Page One: Inside the New York Times Reviews

  • Mar 20, 2020

    An interesting look behind the scenes of the New York Times. Nothing less, nothing more.

    An interesting look behind the scenes of the New York Times. Nothing less, nothing more.

  • Dec 24, 2016

    Thought provoking and insightful.

    Thought provoking and insightful.

  • May 07, 2016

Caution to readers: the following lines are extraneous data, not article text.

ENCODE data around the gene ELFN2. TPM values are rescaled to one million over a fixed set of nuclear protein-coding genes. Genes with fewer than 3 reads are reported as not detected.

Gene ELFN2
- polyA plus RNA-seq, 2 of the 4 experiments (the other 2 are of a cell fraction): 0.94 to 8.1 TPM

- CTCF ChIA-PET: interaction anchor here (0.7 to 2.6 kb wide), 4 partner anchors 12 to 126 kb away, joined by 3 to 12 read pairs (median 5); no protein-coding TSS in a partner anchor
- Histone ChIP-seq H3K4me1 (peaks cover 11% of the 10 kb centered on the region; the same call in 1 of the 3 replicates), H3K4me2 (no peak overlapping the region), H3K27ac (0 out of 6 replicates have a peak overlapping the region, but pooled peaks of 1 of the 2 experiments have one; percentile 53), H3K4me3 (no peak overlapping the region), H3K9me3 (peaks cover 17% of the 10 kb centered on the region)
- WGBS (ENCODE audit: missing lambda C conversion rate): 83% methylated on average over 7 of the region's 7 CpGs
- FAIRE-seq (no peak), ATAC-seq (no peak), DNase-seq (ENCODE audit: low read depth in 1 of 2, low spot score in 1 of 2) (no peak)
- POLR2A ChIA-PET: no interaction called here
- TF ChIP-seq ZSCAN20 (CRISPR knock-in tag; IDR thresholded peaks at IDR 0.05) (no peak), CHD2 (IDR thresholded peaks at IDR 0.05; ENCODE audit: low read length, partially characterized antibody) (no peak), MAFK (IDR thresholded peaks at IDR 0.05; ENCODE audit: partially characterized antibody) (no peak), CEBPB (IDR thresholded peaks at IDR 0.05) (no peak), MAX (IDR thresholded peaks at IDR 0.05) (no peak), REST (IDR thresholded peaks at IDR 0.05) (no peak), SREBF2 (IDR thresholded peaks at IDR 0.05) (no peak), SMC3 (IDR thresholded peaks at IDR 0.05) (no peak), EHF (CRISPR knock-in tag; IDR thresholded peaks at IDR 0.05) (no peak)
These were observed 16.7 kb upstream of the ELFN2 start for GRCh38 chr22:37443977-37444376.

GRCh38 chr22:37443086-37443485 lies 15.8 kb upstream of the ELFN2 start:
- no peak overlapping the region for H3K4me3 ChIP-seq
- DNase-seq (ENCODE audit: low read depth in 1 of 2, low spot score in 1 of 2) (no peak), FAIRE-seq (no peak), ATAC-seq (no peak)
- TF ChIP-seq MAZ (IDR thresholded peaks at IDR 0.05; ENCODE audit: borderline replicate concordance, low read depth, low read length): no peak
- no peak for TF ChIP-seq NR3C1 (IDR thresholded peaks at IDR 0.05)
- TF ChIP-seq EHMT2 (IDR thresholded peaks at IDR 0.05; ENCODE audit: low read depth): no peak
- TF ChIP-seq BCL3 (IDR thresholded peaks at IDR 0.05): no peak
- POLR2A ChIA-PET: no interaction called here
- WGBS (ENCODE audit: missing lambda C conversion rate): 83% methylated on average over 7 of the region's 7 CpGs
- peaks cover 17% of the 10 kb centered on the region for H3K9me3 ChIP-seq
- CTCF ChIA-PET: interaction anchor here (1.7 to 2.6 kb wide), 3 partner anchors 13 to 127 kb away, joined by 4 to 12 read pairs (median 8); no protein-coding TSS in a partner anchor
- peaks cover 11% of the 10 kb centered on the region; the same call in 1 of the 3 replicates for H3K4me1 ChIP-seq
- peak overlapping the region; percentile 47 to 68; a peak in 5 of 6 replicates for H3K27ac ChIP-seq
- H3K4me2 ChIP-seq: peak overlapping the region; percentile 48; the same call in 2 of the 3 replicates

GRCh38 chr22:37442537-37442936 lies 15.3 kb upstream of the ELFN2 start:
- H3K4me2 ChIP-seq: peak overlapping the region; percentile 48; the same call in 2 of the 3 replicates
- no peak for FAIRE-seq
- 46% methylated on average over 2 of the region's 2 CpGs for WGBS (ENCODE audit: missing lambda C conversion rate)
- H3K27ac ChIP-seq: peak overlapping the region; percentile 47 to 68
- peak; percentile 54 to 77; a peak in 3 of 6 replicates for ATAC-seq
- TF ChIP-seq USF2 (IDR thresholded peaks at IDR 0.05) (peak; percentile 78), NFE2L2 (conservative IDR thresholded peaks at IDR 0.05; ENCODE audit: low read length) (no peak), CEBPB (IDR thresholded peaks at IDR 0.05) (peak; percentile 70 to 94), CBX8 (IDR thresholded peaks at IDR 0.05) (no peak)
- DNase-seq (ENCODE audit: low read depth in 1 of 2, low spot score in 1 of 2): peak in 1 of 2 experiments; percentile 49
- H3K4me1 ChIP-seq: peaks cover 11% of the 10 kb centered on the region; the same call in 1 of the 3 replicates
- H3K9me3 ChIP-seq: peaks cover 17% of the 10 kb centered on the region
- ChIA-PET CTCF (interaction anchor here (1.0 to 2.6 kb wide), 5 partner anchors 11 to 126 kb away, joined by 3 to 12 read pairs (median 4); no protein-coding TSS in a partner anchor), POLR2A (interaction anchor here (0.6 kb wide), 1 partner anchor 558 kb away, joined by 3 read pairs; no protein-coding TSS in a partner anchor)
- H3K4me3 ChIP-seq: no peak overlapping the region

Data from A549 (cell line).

This documentary is not broadly about being "Inside the New York Times," but instead is much more narrowly focused on the dilemma of current newspapers as they try to survive in an era of internet coverage that has largely supplanted the papers in the public mind. It's a weak documentary, skipping around in its focus on a handful of key figures at the Times in 2010, trying to make a case for the traditional newspaper journalism while occasionally following the staff's pursuit of a particular story of note. I strongly favor the continuation of newspapers like the NY Times and agree that the resources and structure they bring to news gathering is essential to a healthy democracy. I agree, too, that the state of internet reporting is diffuse and incapable of delivering both solid regional coverage and major investigative journalism at its best. But I would have preferred to find out more about the workings of the NY Times today. This film doesn't provide that at all. It takes up an important issue about journalism in the 21st century, but that's not what I expected or wanted from this particular documentary--at least, not as the primary focus. That broader inquiry belongs in another documentary not ostensibly about the NY Times but about the world of reporting and the role of internet and print journalism separately and in conjunction.